A citation-based method for searching scientific literature

Peng Sun, Charles Chubb, George Sperling. Vision Res 2015
Times Cited: 5







List of co-cited articles
15 articles co-cited >1



Times Cited
  Times     Co-cited
Similarity


A moving-barber-pole illusion.
Peng Sun, Charles Chubb, George Sperling. J Vis 2014
8
60

The Psychophysics Toolbox.
D H Brainard. Spat Vis 1997
60

Spatiotemporal energy models for the perception of motion.
E H Adelson, J R Bergen. J Opt Soc Am A 1985
40

The fastest (and simplest), the earliest: the locus of processing of rapid forms of motion aftereffect.
Gianluca Campana, Andrea Pavan, Marcello Maniglia, Clara Casco. Neuropsychologia 2011
19
40

The reference frame of visual motion priming depends on underlying motion mechanisms.
Sanae Yoshimoto, Mariko Uchida-Ota, Tatsuto Takeuchi. J Vis 2014
16
40



Direction biasing by brief apparent motion stimuli.
A J Pantle, D P Gallogly, O C Piehler. Vision Res 2000
21
40


The effect of retinal illuminance on visual motion priming.
Tatsuto Takeuchi, Anup Tuladhar, Sanae Yoshimoto. Vision Res 2011
12
40



Motion illusions as optimal percepts.
Yair Weiss, Eero P Simoncelli, Edward H Adelson. Nat Neurosci 2002
512
40


Phenomenal coherence of moving visual patterns.
E H Adelson, J A Movshon. Nature 1982
747
40

Inefficient visual search for second-order motion.
H Ashida, A E Seiffert, N Osaka. J Opt Soc Am A Opt Image Sci Vis 2001
33
20

The effect of luminance on simulated driving speed.
Sarah J Pritchard, Stephen T Hammett. Vision Res 2012
10
20


Motion perception at scotopic light levels.
K R Gegenfurtner, H M Mayser, L T Sharpe. J Opt Soc Am A Opt Image Sci Vis 2000
28
20



Elaborated Reichardt detectors.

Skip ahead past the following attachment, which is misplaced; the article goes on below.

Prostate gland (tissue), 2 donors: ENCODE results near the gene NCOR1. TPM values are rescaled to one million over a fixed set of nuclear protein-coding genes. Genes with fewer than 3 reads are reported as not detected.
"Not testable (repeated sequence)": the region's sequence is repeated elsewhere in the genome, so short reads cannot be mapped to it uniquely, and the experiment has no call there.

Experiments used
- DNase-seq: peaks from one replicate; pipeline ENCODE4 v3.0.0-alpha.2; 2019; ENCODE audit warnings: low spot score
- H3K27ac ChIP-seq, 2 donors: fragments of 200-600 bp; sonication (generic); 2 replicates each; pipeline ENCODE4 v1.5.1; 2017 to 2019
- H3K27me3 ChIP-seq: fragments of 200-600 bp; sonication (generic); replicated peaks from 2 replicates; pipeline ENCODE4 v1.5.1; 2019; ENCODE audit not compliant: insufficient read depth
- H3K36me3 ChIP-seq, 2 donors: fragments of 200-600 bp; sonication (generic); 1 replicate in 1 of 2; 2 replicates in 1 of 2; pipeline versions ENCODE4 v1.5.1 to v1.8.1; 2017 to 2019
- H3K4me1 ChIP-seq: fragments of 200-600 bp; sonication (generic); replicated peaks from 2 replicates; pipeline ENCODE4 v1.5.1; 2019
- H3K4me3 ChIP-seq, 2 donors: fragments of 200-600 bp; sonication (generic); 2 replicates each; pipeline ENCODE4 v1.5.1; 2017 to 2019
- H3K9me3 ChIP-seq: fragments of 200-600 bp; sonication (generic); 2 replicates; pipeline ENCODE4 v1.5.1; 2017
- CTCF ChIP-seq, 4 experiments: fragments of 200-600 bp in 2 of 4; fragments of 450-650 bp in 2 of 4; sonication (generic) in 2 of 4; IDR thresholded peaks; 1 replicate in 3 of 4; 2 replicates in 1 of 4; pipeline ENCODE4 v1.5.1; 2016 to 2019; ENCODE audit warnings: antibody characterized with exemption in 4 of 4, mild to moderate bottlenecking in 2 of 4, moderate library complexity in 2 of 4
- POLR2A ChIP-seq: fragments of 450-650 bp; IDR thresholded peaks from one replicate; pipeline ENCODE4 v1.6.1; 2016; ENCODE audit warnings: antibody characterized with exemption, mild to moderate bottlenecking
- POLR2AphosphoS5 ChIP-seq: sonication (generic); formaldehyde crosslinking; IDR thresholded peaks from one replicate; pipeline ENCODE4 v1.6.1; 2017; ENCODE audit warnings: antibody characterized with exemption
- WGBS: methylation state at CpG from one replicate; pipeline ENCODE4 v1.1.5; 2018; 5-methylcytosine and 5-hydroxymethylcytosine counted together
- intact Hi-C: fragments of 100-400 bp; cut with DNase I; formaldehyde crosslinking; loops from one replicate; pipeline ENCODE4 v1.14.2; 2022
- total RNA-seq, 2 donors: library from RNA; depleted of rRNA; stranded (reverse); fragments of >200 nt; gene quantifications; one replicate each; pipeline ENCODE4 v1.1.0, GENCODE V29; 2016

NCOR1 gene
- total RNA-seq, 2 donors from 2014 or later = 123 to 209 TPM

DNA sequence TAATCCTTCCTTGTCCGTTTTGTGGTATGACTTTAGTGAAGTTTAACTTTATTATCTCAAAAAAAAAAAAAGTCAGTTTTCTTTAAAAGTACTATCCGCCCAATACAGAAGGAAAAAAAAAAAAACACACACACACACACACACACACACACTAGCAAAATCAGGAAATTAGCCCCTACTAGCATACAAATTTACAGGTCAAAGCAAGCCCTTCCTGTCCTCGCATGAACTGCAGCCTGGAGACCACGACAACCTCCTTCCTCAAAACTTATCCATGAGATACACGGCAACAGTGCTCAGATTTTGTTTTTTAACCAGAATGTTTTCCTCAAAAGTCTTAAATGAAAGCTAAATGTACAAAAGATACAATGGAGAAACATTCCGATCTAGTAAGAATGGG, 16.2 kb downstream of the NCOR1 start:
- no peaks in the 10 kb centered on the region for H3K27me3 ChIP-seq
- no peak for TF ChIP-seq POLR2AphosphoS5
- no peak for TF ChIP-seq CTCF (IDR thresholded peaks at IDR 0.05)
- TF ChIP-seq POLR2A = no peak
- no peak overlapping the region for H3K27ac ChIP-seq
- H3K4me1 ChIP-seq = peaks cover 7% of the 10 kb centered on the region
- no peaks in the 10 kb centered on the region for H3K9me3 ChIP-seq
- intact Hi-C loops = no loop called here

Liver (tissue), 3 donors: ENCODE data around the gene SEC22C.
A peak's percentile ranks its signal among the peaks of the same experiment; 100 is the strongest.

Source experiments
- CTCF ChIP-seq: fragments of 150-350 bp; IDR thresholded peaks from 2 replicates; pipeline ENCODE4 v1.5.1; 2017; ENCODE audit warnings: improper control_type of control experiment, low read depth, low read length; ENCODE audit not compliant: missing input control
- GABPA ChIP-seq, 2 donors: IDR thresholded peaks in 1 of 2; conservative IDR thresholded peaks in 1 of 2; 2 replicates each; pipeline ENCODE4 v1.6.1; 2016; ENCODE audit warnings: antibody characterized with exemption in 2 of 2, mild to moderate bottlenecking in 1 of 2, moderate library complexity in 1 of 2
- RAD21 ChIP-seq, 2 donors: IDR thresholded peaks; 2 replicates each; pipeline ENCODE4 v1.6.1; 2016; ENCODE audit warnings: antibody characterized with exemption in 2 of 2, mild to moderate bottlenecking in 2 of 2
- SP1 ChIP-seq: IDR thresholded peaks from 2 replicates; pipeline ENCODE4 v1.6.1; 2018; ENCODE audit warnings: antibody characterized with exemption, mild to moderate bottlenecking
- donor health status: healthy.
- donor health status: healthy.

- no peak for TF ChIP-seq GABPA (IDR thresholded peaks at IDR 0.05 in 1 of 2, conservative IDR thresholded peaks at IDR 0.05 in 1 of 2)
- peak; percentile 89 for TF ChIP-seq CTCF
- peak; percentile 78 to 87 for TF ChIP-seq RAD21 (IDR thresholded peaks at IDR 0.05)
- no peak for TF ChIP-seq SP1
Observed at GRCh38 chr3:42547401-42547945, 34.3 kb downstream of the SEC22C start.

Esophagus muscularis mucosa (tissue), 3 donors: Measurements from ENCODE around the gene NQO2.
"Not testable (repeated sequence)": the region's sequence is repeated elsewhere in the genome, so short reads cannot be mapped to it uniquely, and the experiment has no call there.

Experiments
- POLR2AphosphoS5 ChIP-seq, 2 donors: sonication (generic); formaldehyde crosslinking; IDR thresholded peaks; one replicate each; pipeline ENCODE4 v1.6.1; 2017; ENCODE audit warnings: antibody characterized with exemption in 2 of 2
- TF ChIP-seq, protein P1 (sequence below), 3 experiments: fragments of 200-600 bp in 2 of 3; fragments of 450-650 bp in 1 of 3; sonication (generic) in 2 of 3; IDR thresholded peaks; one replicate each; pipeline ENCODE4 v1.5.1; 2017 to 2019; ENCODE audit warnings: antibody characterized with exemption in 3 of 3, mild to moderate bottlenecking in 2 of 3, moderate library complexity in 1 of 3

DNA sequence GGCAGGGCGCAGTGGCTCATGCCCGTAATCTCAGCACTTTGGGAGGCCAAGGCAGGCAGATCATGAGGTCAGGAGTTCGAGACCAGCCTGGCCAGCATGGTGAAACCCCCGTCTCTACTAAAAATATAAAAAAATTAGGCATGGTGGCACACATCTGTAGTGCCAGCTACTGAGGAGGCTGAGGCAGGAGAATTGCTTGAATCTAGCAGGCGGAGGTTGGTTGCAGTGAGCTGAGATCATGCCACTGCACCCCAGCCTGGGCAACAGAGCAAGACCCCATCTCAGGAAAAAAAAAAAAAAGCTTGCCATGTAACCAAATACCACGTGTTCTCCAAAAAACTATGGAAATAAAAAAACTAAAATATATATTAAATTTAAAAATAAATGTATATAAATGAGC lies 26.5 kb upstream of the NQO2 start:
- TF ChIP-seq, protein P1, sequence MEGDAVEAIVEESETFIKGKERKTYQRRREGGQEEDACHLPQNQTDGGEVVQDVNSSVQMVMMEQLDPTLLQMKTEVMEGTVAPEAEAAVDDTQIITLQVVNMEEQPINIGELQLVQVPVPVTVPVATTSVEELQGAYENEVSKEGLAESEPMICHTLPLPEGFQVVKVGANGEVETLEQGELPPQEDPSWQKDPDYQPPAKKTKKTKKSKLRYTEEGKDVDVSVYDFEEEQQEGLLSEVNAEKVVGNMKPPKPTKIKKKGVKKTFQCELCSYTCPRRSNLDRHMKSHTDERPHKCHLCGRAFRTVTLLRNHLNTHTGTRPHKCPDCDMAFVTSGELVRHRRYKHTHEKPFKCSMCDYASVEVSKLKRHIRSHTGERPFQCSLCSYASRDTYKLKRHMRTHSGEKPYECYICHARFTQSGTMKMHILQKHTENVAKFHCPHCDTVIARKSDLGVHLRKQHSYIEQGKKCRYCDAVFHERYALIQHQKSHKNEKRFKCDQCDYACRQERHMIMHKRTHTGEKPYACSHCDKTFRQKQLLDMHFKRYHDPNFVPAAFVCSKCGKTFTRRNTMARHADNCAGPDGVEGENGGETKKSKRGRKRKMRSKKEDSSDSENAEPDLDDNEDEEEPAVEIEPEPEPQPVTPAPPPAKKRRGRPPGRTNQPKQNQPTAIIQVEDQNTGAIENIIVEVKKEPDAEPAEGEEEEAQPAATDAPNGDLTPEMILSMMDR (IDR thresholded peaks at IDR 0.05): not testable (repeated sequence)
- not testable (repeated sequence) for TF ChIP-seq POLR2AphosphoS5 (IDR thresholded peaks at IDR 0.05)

J P van Santen, G Sperling. J Opt Soc Am A 1985
556
20

Projection of rods and cones within human visual cortex.
N Hadjikhani, R B Tootell. Hum Brain Mapp 2000
34
20

Effect of rod-cone interactions on mesopic visual performance mediated by chromatic and luminance pathways.
Andrew J Zele, Michelle L Maynard, Daniel S Joyce, Dingcai Cao. J Opt Soc Am A Opt Image Sci Vis 2014
8
20

Apparent speed increases at low luminance.
Maryam Vaziri-Pashkam, Patrick Cavanagh. J Vis 2008
26
20

Motion detection from photopic to low scotopic luminance levels.
W A van de Grind, J J Koenderink, A J van Doorn. Vision Res 2000
20
20

Perceptual distortions of speed at low luminance: evidence inconsistent with a Bayesian account of speed encoding.
Stephen T Hammett, Rebecca A Champion, Peter G Thompson, Antony B Morland. Vision Res 2007
39
20




Distribution of cones in human and monkey retina: individual variability and radial asymmetry.
C A Curcio, K R Sloan, O Packer, A E Hendrickson, R E Kalina. Science 1987
352
20

Background light and the contrast gain of primate P and M retinal ganglion cells.
K Purpura, E Kaplan, R M Shapley. Proc Natl Acad Sci U S A 1988
215
20

Rod vision: pathways and processing in the mammalian retina.
S A Bloomfield, R F Dacheux. Prog Retin Eye Res 2001
231
20

Into the twilight zone: the complexities of mesopic vision and luminous efficiency.
Andrew Stockman, Lindsay T Sharpe. Ophthalmic Physiol Opt 2006
108
20



Velocity discrimination in scotopic vision.
T Takeuchi, K K De Valois. Vision Res 2000
18
20



Psychophysical properties of two-stroke apparent motion.
George Mather, Kirsten L Challinor. J Vis 2009
11
20

Rod pathways: the importance of seeing nothing.
L T Sharpe, A Stockman. Trends Neurosci 1999
156
20





Texture segregation by motion under low luminance levels.
Tatsuto Takeuchi, Kazuhiko Yokosawa, Karen K De Valois. Vision Res 2004
10
20


Direction identification thresholds for second-order motion in central and peripheral vision.
A T Smith, R F Hess, C L Baker. J Opt Soc Am A Opt Image Sci Vis 1994
68
20

Spatio-temporal tuning of motion coherence detection at different luminance levels.
M J M Lankheet, A J van Doorn, W A van de Grind. Vision Res 2002
13
20



Co-cited is the co-citation frequency, indicating how many articles cite the article together with the query article. Similarity is the co-citation as percentage of the times cited of the query article or the article in the search results, whichever is the lowest. These numbers are calculated for the last 100 citations when articles are cited more than 100 times.